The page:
Tom Hayes TD, junior minister with responsibility for the industry, said that after meeting with the Irish Greyhound Board recently and discussing its plans, he has asked for a terms of reference to be drawn up.
The announcement came after the Department of Agriculture was put under pressure by one of the company’s directors and Fianna Fáil to examine the industry.
Last week Fianna Fáil’s agriculture spokesman Éamon Ó Cuív wrote to the Oireachtas committee asking for it to open up an inquiry this autumn. He asked for such an inquiry to include input from the IGB, owners and breeders, Agriculture Minister Simon Coveney, bookmakers, and private track owners.
“I view of the delay in the publishing of the annual report and accounts for 2011 of the Irish Greyhound Board, and the issues of concern about the industry aired in the public domain, I believe an examination of the greyhound industry in Ireland should be on the work agenda for the autumn,” he wrote.
Last month, Mr Hayes received a letter from a greyhound board director, Brendan Moore.
This claimed political interference had brought the company to the brink of collapse. He said the semi-state firm had combined debts in excess of €30m and its tracks lost €1.1m last year: “Confidence in the industry is shattered. Breeding figures and racing pools are dangerously low. The regulatory function is completely and utterly failing on a regular basis with one scandal after another.”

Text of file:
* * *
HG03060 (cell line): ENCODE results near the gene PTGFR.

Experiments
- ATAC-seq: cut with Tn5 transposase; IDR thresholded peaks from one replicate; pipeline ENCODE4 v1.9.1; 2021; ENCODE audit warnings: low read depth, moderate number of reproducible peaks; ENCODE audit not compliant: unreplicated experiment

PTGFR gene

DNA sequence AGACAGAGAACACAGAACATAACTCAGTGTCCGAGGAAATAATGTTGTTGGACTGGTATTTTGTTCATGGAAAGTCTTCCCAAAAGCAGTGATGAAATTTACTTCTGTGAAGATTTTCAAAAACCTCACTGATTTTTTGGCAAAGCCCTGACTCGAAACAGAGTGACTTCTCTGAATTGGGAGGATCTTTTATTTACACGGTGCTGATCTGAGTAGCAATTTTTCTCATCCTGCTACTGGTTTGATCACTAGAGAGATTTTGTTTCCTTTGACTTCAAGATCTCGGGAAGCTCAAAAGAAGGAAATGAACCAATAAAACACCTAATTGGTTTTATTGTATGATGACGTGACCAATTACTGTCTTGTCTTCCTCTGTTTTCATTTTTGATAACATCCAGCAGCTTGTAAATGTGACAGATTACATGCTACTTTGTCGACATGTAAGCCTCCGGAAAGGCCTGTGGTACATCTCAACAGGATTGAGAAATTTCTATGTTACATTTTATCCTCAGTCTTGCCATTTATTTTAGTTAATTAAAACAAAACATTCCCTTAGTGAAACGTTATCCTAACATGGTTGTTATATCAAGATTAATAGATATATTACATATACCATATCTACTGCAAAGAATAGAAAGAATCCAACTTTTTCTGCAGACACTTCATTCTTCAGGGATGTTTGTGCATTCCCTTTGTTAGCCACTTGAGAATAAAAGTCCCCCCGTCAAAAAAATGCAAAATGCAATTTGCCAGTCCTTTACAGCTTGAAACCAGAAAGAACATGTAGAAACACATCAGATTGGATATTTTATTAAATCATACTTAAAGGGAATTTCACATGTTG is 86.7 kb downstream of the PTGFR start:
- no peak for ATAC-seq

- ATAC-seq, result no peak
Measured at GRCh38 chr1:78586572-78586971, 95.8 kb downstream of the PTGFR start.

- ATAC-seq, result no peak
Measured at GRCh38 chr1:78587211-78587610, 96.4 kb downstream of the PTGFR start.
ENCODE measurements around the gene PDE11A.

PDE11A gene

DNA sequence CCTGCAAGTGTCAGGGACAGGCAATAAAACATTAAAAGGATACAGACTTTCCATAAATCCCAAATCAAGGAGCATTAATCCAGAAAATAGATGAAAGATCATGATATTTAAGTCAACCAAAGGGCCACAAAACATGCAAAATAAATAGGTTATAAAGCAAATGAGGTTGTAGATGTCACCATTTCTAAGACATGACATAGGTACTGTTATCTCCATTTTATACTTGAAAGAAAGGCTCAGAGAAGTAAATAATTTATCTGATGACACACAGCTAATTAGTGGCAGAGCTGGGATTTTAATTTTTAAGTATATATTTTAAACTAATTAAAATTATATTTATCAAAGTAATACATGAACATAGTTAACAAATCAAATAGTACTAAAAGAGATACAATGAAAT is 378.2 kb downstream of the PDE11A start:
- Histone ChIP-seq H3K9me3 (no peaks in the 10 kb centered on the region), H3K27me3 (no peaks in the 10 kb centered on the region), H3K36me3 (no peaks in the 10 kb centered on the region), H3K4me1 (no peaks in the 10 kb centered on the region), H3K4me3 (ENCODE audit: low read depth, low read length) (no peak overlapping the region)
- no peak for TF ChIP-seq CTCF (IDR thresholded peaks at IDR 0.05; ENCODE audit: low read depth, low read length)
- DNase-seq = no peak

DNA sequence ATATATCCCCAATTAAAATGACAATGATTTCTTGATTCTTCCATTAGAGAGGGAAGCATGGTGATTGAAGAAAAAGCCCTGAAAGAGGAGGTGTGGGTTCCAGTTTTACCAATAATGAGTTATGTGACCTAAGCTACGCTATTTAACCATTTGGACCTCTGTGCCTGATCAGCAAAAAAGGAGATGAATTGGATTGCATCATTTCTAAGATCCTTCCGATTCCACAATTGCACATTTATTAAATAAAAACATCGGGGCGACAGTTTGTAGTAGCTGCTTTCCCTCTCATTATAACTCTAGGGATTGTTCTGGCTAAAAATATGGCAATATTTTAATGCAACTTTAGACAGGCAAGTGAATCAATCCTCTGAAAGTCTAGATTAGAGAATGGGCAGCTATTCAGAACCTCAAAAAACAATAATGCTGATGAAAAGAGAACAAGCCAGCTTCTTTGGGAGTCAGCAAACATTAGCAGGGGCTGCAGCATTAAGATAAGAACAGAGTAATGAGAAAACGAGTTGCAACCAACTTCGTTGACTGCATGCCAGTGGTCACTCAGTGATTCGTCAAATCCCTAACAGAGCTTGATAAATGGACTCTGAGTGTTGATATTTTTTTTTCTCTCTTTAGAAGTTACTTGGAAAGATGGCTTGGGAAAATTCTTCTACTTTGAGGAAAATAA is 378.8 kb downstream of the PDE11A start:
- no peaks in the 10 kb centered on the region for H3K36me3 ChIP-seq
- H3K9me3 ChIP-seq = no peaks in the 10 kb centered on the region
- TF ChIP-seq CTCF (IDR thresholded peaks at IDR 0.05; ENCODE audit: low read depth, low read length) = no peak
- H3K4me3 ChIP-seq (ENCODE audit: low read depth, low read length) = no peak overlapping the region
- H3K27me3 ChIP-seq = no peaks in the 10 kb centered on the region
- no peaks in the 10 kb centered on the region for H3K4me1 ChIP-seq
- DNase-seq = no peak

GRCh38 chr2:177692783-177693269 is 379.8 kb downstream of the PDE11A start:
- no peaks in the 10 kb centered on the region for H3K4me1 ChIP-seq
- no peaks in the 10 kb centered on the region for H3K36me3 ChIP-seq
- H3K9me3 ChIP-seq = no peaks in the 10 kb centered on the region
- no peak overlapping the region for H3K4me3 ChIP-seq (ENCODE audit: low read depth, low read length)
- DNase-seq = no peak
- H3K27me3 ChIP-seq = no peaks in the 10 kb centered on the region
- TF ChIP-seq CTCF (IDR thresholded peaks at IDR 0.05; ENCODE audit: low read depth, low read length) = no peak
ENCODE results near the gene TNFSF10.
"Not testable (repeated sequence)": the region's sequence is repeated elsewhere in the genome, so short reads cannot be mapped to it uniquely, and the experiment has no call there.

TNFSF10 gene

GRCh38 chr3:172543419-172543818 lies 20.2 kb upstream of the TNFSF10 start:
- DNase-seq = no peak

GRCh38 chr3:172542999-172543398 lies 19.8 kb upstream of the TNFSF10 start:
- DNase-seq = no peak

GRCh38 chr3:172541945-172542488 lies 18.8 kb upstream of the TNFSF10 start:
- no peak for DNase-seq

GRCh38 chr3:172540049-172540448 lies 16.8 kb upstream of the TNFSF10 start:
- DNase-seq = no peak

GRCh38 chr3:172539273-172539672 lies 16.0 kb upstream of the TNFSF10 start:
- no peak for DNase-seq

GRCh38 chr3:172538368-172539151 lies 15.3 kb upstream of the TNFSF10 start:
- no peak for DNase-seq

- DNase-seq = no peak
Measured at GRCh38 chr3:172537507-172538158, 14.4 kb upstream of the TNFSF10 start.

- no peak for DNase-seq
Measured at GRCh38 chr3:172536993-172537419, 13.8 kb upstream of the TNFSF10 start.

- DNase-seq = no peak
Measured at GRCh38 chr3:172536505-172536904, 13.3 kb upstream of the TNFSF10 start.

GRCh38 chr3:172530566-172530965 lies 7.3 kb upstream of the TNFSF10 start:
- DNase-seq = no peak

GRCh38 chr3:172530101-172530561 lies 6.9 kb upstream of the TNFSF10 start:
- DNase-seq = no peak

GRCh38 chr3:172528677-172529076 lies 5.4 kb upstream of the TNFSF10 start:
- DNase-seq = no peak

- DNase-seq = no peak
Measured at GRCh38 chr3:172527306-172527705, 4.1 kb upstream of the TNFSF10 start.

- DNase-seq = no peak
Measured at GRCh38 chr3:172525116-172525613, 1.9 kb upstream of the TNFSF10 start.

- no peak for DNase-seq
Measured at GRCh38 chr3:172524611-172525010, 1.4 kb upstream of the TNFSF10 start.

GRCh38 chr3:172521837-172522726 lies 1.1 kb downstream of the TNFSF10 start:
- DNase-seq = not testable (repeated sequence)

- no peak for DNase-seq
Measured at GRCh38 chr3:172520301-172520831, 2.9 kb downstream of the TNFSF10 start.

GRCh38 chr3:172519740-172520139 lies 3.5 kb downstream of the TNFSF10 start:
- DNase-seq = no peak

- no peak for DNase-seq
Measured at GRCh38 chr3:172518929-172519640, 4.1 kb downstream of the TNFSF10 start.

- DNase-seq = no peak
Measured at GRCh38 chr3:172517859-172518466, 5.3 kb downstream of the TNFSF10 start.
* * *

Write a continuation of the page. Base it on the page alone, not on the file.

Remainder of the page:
The IGB responded and said it had performed strongly despite the economic downturn. It said it has produced its own five-year plan that will turn the industry around.
“With the assistance of external consultants, IGB completed a strategic plan that involved over 1,200 submissions from industry stakeholders. This plan is being implemented,” it said.
The department said that notwithstanding the IGB’s plan, the minister wanted a review in line with the work carried out for the horse racing industry by Indecon consultants.
“Minister Hayes has met with key industry stakeholders in recent weeks and met with board members and executives of Bord na gCon on Jul 25. The terms of reference of the review are being finalised and will be published in due course.”
Both Mr Ó Cuív’s and Mr Moore’s letters came on the back of annual accounts for the company that had been belatedly published.
In these, the company and the Comptroller and Auditor General noted that it had broken procurement rules and had not conducted proper tendering. The IGB’s long term bank debt had risen to €22.7m and it said these will be on an interest only basis until 2016.